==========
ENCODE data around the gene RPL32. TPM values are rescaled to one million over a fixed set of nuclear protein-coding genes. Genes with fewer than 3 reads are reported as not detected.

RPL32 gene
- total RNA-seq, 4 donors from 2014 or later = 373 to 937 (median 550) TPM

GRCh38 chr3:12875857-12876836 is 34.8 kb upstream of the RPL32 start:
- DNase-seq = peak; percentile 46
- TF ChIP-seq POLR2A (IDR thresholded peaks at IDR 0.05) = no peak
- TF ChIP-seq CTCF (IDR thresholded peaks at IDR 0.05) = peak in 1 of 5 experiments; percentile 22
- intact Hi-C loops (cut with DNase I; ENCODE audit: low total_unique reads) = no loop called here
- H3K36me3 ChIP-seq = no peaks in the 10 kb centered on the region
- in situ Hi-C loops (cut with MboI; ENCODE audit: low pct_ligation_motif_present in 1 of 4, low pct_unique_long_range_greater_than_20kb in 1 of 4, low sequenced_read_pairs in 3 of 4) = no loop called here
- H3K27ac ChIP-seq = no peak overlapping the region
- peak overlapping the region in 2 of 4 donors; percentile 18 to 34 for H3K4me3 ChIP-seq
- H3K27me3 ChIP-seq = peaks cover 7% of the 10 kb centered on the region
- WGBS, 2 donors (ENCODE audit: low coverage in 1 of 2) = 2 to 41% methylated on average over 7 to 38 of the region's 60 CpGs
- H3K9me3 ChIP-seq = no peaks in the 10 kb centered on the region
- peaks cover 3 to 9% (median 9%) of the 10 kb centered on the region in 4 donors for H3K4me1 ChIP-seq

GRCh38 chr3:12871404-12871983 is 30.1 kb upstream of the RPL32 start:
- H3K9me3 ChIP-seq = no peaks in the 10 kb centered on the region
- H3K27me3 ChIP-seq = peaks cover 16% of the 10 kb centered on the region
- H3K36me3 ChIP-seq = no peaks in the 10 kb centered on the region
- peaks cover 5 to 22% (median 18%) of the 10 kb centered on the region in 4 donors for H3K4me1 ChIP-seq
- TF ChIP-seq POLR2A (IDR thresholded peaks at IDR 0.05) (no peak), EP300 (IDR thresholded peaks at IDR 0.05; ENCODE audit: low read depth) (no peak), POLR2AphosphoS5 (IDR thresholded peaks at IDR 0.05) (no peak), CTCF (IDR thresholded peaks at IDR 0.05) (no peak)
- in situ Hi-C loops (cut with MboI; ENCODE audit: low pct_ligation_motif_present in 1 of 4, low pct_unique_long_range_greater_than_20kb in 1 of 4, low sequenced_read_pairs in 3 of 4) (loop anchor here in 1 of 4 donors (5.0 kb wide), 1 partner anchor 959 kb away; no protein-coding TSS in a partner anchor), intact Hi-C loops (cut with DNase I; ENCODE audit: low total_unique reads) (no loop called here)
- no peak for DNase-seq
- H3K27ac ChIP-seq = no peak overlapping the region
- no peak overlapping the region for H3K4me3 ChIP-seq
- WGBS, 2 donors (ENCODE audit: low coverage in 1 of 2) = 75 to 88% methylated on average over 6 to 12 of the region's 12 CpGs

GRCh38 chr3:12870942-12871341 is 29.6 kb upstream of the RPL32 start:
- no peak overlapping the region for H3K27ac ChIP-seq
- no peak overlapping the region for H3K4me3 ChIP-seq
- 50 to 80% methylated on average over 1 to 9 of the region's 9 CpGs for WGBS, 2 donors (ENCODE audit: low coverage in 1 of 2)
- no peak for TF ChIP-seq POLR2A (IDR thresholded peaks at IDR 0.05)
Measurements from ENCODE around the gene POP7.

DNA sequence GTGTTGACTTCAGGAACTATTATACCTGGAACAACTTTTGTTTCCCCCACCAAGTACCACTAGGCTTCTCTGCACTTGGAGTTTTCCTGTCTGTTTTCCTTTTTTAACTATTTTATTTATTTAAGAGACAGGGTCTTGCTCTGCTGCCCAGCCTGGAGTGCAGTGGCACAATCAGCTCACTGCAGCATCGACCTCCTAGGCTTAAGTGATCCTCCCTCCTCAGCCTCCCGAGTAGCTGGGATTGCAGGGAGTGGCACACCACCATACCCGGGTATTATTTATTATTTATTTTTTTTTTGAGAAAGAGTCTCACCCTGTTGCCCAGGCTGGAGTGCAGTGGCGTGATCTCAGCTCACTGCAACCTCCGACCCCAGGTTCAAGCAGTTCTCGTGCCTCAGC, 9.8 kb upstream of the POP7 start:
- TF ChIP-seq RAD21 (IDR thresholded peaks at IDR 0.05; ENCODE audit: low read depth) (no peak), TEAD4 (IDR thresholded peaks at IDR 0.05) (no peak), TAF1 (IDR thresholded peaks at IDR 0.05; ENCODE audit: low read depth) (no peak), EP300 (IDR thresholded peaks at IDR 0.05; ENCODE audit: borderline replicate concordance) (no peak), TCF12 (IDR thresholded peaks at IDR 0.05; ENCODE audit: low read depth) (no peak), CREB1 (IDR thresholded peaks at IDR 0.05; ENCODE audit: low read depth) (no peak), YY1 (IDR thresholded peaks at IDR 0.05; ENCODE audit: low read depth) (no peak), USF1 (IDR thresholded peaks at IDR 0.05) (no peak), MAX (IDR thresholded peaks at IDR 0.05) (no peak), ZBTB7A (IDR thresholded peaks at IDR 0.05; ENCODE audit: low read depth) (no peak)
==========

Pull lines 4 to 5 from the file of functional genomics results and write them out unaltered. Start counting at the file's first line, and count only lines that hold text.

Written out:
GRCh38 chr3:12875857-12876836 is 34.8 kb upstream of the RPL32 start:
- DNase-seq = peak; percentile 46